When did you first recognize your facility for comedy? And especially that you have a great facility for very straight-faced comedy.
Well, that came. That kind of found itself. But as kid I was always the funny one and loved making people laugh. But in my young mind I didn't, necessarily, think that that was going to be ... I knew I wanted to be an actress, too, but I didn't the two of those would meet. I never consciously said, "And I'll be the funny one ..." I just knew I wanted to be on stage and I wanted to sing and I wanted to be part of a group. I never wanted to be by myself.
You've got a good group here. I imagine that just showing up to play with these actors ...
What was the big reveal, as you dug into the script? And I don't know if you dug into a lot of extra research on the Unabomber, himself, but what was the big reveal of the story, for you? Because we all think we know some broad-strokes Unabomber lore.
I didn't know he was such a genius. I was vaguely and generally aware of the story. I did not know he was a math prodigy. I did not know that his head was messed with at Harvard, where they did some experiments on him. I didn't know about Fitzgerald, Sam's character -- I didn't know about him being the unsung hero of this case, really, and creating this new metric for profiling that's now the jumping off point for the CSIs and the NCISs and all that. We didn't have that kind of a sophisticated profiling system back then. This was a real turning point for that, a real evolution of criminal profiling.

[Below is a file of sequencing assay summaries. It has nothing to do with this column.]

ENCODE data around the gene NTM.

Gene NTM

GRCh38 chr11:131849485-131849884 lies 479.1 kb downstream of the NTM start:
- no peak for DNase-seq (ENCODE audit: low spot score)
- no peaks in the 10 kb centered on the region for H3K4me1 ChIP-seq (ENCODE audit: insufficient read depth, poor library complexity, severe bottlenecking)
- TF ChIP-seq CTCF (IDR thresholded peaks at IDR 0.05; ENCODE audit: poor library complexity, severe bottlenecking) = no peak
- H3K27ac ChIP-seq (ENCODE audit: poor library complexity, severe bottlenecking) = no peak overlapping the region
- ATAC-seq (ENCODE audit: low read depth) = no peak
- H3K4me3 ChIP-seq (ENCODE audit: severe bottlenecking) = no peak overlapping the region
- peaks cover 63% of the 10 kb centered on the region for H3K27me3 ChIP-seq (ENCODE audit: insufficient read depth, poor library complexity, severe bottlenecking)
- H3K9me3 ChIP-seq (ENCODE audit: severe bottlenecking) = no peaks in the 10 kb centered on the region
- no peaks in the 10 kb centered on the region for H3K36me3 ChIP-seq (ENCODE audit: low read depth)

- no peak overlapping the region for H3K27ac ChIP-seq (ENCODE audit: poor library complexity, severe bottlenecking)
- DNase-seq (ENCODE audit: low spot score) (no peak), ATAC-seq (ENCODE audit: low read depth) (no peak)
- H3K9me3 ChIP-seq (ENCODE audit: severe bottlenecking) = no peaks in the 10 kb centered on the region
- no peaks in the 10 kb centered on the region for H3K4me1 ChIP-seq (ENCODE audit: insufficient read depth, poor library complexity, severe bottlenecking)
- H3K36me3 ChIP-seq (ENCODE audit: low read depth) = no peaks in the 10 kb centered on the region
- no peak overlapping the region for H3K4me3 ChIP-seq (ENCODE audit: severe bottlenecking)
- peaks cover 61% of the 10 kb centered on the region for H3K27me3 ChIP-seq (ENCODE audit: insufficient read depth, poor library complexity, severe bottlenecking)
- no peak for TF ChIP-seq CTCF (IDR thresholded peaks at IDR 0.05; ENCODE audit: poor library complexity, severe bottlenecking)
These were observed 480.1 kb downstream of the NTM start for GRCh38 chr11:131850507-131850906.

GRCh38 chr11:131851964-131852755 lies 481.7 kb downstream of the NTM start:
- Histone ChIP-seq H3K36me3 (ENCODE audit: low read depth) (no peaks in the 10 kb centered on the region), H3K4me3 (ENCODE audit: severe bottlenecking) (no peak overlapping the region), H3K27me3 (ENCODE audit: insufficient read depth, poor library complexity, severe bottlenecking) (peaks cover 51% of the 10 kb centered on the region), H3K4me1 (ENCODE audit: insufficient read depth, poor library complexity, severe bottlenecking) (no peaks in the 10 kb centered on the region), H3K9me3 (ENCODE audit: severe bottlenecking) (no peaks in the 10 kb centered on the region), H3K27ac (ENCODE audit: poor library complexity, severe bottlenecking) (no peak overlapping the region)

It feels like you can't watch anything on film or television these days without thinking about politics and our current situation. One of the things I saw here was how professional these teams are, on every level.
Yeah, and thank God for them!
And how important that is. And it makes me almost more concerned about now for the current versions of these professionals, and the treatment that they might be getting from a political standpoint.